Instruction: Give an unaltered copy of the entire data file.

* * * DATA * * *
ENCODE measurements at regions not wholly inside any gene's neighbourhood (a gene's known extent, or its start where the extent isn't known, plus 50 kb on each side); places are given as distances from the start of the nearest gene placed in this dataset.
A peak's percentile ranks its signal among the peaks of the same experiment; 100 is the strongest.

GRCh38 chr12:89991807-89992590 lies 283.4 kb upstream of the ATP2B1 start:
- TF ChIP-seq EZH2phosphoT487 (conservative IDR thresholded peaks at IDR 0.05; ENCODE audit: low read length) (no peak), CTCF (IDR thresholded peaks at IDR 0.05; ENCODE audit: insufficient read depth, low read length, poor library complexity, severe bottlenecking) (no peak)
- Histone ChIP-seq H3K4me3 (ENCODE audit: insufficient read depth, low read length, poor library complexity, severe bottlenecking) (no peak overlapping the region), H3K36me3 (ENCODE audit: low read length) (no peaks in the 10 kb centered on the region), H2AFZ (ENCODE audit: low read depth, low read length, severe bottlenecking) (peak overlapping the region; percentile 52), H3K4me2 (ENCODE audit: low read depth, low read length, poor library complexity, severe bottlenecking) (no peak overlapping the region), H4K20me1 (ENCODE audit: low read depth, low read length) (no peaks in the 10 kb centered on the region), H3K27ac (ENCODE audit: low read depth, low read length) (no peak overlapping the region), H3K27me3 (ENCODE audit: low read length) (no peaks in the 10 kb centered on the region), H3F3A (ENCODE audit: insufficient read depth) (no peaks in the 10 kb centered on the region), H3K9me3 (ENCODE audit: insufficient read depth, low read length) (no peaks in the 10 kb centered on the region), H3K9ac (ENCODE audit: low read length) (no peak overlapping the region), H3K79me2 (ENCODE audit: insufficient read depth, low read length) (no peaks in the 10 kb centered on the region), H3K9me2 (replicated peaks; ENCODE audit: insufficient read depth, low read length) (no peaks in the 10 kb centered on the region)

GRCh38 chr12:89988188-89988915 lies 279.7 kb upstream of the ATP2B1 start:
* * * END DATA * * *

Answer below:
ENCODE measurements at regions not wholly inside any gene's neighbourhood (a gene's known extent, or its start where the extent isn't known, plus 50 kb on each side); places are given as distances from the start of the nearest gene placed in this dataset.
A peak's percentile ranks its signal among the peaks of the same experiment; 100 is the strongest.

GRCh38 chr12:89991807-89992590 lies 283.4 kb upstream of the ATP2B1 start:
- TF ChIP-seq EZH2phosphoT487 (conservative IDR thresholded peaks at IDR 0.05; ENCODE audit: low read length) (no peak), CTCF (IDR thresholded peaks at IDR 0.05; ENCODE audit: insufficient read depth, low read length, poor library complexity, severe bottlenecking) (no peak)
- Histone ChIP-seq H3K4me3 (ENCODE audit: insufficient read depth, low read length, poor library complexity, severe bottlenecking) (no peak overlapping the region), H3K36me3 (ENCODE audit: low read length) (no peaks in the 10 kb centered on the region), H2AFZ (ENCODE audit: low read depth, low read length, severe bottlenecking) (peak overlapping the region; percentile 52), H3K4me2 (ENCODE audit: low read depth, low read length, poor library complexity, severe bottlenecking) (no peak overlapping the region), H4K20me1 (ENCODE audit: low read depth, low read length) (no peaks in the 10 kb centered on the region), H3K27ac (ENCODE audit: low read depth, low read length) (no peak overlapping the region), H3K27me3 (ENCODE audit: low read length) (no peaks in the 10 kb centered on the region), H3F3A (ENCODE audit: insufficient read depth) (no peaks in the 10 kb centered on the region), H3K9me3 (ENCODE audit: insufficient read depth, low read length) (no peaks in the 10 kb centered on the region), H3K9ac (ENCODE audit: low read length) (no peak overlapping the region), H3K79me2 (ENCODE audit: insufficient read depth, low read length) (no peaks in the 10 kb centered on the region), H3K9me2 (replicated peaks; ENCODE audit: insufficient read depth, low read length) (no peaks in the 10 kb centered on the region)

GRCh38 chr12:89988188-89988915 lies 279.7 kb upstream of the ATP2B1 start: